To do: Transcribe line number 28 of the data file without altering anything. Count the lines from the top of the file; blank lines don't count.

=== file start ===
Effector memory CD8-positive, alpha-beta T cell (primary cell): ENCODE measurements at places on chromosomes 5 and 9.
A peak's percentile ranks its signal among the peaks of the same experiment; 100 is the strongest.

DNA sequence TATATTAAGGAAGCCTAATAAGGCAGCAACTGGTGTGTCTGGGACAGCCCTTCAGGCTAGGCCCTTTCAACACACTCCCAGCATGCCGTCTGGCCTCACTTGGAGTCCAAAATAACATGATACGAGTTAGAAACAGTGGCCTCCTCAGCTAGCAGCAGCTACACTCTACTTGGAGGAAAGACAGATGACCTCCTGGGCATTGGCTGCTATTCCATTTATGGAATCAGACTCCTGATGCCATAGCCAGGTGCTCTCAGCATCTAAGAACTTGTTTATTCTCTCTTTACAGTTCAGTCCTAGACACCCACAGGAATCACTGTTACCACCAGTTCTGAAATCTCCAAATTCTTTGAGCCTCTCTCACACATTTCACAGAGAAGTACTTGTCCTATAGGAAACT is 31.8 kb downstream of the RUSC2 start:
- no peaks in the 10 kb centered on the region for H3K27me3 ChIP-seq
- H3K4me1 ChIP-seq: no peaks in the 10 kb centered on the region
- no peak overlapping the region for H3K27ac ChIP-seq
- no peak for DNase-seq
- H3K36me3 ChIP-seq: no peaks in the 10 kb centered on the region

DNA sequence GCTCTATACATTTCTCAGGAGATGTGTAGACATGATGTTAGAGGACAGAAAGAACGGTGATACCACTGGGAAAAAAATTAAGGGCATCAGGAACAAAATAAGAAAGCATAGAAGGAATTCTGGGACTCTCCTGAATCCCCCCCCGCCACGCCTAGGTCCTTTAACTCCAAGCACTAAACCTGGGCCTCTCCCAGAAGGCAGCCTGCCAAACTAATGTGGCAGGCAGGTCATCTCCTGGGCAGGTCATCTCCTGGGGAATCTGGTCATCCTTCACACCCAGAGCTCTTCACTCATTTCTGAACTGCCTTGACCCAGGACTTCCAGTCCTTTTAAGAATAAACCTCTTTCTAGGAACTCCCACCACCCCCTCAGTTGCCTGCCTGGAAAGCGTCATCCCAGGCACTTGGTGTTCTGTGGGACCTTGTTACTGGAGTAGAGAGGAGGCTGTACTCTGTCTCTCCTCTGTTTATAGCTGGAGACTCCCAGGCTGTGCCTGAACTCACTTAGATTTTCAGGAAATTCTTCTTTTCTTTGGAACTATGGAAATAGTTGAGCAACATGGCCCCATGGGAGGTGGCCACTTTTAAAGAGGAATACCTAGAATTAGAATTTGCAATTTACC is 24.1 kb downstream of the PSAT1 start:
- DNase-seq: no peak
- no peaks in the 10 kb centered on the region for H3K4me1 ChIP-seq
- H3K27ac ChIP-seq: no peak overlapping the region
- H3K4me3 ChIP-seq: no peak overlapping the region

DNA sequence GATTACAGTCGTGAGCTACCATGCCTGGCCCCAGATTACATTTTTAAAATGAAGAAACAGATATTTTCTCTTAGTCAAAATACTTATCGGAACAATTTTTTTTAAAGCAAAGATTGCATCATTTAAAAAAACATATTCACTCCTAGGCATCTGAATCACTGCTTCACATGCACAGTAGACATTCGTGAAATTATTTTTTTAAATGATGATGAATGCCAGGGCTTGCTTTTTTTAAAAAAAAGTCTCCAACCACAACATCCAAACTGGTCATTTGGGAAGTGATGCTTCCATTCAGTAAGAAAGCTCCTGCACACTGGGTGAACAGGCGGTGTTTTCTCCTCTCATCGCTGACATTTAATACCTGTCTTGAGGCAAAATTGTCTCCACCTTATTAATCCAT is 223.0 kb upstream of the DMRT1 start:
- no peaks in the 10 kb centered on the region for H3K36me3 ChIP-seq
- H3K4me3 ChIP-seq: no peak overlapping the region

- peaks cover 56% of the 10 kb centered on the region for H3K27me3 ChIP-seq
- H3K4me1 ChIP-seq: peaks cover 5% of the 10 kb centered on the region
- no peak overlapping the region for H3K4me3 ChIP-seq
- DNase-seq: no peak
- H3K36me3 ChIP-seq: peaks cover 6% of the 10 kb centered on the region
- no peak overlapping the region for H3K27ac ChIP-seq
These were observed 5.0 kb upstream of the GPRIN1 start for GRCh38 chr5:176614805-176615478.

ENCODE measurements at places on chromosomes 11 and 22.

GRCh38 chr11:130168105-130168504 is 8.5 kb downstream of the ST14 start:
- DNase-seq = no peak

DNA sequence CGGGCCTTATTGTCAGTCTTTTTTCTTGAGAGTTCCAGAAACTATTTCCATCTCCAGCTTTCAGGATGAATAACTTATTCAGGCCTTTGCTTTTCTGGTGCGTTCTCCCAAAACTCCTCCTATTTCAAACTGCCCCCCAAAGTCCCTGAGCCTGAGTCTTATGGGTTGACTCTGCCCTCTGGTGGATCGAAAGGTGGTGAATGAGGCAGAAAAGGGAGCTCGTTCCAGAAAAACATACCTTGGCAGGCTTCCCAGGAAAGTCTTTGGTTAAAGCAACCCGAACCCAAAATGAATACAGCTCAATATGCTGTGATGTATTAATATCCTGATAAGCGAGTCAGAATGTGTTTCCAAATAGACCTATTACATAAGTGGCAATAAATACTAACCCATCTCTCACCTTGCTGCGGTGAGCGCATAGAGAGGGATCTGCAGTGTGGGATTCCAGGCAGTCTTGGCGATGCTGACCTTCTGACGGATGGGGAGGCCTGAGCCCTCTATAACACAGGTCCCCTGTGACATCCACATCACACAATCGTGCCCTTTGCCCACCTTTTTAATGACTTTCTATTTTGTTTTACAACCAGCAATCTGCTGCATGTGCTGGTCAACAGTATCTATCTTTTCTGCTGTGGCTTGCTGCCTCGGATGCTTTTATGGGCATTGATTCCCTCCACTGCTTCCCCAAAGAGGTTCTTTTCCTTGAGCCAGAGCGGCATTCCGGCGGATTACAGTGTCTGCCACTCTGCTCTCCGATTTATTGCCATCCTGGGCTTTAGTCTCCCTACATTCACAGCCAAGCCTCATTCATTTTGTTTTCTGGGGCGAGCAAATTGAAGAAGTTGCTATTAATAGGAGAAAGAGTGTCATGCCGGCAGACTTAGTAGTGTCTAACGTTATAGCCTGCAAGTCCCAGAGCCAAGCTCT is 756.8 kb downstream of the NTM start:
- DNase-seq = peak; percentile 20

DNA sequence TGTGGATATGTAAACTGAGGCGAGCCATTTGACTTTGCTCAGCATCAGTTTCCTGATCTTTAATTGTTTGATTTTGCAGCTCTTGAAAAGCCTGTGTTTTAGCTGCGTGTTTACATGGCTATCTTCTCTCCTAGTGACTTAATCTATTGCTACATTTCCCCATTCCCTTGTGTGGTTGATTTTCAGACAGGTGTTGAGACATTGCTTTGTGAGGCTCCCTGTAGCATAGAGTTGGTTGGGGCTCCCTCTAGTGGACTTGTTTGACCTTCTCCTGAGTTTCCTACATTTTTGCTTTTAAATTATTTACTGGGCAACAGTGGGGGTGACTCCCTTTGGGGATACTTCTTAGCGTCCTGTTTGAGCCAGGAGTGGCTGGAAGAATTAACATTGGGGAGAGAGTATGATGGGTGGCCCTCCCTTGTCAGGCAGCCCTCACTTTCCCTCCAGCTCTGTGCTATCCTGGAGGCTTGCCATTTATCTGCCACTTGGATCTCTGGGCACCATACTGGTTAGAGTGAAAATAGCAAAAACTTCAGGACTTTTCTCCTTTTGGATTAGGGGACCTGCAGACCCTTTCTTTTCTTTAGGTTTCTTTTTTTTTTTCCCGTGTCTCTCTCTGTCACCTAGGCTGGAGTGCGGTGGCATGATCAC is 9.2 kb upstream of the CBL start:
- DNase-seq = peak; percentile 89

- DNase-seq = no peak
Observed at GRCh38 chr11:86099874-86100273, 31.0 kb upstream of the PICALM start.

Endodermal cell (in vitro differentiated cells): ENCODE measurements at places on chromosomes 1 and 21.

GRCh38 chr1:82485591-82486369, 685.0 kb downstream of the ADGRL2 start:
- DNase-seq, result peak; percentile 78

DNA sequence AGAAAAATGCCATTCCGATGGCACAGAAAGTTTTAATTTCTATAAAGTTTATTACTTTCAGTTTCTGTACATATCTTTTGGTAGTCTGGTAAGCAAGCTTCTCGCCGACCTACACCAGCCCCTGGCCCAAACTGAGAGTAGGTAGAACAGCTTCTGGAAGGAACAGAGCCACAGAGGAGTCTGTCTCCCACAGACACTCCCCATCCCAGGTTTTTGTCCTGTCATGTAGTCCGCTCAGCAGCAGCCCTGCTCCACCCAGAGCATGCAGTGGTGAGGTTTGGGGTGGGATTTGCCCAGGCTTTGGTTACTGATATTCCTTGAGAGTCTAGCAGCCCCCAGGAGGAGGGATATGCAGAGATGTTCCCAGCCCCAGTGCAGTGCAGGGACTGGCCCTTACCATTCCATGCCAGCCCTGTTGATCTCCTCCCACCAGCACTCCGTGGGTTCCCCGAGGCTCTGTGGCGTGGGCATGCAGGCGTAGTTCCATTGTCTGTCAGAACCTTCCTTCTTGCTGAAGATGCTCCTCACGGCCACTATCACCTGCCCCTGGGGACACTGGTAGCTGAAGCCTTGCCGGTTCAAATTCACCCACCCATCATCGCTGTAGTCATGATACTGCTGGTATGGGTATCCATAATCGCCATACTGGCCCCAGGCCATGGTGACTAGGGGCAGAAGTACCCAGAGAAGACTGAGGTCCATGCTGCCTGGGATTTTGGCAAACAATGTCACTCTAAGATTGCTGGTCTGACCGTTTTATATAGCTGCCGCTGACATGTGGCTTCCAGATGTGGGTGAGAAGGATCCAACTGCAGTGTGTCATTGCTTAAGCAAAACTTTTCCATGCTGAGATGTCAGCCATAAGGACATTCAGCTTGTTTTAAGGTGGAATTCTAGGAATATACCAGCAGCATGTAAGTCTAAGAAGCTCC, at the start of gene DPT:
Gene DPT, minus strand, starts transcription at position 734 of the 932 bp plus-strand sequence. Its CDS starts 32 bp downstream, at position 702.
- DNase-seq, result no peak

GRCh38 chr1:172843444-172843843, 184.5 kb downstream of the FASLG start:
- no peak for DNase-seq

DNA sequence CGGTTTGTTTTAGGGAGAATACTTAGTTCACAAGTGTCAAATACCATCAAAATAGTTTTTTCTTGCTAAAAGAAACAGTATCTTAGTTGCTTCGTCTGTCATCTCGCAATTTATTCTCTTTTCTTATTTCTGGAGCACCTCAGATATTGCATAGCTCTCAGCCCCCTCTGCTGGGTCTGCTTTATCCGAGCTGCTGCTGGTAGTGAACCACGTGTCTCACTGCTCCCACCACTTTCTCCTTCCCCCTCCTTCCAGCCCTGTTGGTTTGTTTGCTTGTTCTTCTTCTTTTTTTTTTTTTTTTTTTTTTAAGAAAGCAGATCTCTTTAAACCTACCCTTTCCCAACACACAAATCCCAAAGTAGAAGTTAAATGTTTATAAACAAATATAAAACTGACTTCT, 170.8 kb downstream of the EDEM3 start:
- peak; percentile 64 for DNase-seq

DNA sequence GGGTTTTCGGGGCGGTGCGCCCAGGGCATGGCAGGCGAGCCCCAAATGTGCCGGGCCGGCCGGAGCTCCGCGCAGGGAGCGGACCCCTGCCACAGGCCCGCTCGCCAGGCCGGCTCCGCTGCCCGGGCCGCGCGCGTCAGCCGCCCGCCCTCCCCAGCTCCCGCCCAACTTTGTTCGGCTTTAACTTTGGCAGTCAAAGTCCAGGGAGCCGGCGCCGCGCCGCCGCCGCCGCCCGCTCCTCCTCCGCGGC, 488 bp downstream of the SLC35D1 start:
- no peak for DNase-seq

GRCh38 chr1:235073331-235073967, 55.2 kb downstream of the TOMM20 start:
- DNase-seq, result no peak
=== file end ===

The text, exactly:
- DNase-seq = peak; percentile 20